Wednesday, June 25, 2014

Two C-J article chart a housing "boomlet" in downtown New Albany, coincidentally making the case for complete two-way streets.

Dude: Grace Schneider just lapped the 'Bune, although to be fair, the latter has been quite busy cheerleading in Jeffersonville lately.

First, there's this, in which it is revealed that after two and a half years on the job, the city's economic development officials at long last want to know all about the moribund Reisz building on Main:

Shining new light on an old store in New Albany

Then this, collating numerous recent building and property acquisitions into a coherent whole, including the (gasp) prospect of infill construction:

Boomlet begins in New Albany

Random observations after reading these two pieces ...

1. Nowhere is it mentioned that Chalfant, Carter or other investors require a $12 million parking garage as collateral for money they don't have. How very refreshing. What's DNA have to say?

2. Implicit acknowledgement abounds: Without previous entrepreneurial investments in restaurants, bars and shops (largely unassisted by the city) over a period of eight year, there'd be no demand for living space.

3. Yet again, the city is coming in on the tail end of something already begun. Charitably stated, it is belatedly asking what it can do to help, which brings us to the single most obvious answer ...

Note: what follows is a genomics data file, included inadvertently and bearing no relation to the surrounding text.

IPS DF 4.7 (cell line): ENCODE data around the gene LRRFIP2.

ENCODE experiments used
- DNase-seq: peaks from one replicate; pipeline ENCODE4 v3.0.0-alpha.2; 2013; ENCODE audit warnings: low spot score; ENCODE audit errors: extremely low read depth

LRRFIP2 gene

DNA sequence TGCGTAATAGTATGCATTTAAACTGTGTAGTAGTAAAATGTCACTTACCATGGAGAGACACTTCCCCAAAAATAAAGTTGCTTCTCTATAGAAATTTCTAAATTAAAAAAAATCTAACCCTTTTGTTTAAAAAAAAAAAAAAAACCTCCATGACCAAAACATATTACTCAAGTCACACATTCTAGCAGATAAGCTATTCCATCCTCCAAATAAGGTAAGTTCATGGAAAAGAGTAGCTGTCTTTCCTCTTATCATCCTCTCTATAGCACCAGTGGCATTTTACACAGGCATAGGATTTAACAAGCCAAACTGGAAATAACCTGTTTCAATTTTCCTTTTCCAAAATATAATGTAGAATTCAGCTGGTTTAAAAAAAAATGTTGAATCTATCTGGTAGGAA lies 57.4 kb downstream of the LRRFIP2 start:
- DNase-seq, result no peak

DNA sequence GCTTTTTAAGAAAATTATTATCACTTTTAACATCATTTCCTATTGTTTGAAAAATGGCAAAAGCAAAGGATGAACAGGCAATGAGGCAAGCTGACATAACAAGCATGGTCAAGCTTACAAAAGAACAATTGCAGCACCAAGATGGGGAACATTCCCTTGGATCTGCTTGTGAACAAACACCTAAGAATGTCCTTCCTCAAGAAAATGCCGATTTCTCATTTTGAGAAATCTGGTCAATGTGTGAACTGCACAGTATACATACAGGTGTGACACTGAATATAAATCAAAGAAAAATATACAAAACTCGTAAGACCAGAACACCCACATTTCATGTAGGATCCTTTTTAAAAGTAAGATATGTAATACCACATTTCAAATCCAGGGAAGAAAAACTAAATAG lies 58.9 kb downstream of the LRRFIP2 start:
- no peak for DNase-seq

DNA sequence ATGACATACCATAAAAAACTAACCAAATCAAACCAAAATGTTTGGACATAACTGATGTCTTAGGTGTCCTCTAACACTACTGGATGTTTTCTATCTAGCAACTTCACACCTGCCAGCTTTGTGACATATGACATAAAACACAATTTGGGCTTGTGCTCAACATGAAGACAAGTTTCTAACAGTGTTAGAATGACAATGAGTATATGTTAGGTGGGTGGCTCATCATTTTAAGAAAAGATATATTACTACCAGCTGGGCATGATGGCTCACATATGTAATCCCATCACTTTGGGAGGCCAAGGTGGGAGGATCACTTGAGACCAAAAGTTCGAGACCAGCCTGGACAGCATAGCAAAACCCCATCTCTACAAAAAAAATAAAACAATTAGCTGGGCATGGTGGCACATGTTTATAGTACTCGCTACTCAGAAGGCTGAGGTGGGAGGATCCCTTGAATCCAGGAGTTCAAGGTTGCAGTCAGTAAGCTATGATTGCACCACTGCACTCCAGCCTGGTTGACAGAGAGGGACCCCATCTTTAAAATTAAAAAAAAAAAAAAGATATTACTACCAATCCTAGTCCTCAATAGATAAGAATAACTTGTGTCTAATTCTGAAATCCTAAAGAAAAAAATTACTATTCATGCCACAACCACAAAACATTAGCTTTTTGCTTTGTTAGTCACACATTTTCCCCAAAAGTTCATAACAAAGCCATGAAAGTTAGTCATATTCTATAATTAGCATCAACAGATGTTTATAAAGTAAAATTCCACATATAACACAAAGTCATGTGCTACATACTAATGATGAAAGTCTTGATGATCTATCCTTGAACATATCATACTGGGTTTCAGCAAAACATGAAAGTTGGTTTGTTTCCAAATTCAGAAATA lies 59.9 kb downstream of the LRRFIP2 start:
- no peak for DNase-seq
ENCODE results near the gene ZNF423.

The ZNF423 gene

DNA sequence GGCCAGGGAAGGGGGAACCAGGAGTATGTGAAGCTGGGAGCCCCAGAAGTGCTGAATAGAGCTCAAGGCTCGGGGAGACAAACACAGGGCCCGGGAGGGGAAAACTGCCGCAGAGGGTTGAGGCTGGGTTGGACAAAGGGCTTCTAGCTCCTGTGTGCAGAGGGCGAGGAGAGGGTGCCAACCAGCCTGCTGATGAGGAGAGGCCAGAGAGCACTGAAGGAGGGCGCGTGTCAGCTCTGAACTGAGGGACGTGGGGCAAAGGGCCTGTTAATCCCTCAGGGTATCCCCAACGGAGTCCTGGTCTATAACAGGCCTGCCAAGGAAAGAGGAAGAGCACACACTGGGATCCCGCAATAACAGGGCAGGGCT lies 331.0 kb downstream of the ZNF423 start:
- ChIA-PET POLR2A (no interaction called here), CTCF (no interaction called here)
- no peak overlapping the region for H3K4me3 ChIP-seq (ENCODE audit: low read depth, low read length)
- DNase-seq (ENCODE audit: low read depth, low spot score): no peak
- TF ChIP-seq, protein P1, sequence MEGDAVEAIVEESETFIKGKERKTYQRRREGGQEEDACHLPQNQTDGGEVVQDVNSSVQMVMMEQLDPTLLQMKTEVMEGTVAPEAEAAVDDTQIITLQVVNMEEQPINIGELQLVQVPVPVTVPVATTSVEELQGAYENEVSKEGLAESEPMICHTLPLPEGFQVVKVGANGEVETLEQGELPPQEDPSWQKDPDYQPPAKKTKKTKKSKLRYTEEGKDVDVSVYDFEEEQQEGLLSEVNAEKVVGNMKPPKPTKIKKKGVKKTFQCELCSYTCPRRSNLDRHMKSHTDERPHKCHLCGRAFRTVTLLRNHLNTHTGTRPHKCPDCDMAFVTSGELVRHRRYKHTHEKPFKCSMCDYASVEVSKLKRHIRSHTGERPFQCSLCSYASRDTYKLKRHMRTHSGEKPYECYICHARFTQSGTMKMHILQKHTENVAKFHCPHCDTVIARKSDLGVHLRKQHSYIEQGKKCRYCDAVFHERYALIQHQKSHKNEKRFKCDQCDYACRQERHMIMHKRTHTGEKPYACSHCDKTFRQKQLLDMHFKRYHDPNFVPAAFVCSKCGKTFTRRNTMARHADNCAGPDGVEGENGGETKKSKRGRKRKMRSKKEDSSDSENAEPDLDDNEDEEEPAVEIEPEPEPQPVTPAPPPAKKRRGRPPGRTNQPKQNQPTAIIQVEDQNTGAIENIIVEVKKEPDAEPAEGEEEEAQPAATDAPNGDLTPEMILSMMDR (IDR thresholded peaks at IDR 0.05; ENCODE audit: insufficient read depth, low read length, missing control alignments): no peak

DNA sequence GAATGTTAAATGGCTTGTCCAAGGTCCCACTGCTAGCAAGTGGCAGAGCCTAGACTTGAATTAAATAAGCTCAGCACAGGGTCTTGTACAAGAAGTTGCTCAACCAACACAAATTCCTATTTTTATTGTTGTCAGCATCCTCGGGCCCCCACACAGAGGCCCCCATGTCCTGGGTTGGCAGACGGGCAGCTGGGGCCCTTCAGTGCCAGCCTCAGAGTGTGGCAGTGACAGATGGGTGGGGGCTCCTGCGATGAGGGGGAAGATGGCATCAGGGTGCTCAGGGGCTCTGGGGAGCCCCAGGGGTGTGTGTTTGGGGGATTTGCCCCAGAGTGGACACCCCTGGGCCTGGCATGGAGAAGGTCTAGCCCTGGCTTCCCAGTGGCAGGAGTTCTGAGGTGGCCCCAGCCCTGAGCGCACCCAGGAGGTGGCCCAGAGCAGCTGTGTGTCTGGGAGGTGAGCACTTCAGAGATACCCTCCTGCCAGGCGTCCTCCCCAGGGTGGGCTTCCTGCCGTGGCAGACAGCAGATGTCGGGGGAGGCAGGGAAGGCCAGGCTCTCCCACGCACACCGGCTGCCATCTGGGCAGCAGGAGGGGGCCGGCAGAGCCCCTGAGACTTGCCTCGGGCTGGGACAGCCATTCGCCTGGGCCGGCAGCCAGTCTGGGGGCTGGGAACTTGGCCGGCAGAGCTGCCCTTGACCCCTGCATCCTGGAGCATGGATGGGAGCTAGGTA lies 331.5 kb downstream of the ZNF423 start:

4. ... the fact that taken as a whole, Grace's two write-ups constitute some of the best slam dunk evidence yet of the pressing need for two-way street conversions and complete streets in New Albany.

5. In part, this is because the developers see the presence of an untolled bridge as highly beneficial, meaning you should reread #4 as the corrective for the problems we'll experience along with the upside.

6. Noted in passing: The prospect of infill construction nearby on the 300 block Main is the best reason offered to support this blog's position on the farmers market location. Anchoring the farmers market to its current spot means sacrificing infill potential, and there's a municipal lot behind Wick's that is far better suited for the permanent farmers market location.

I might continue; feel free to comment here or at Fb.

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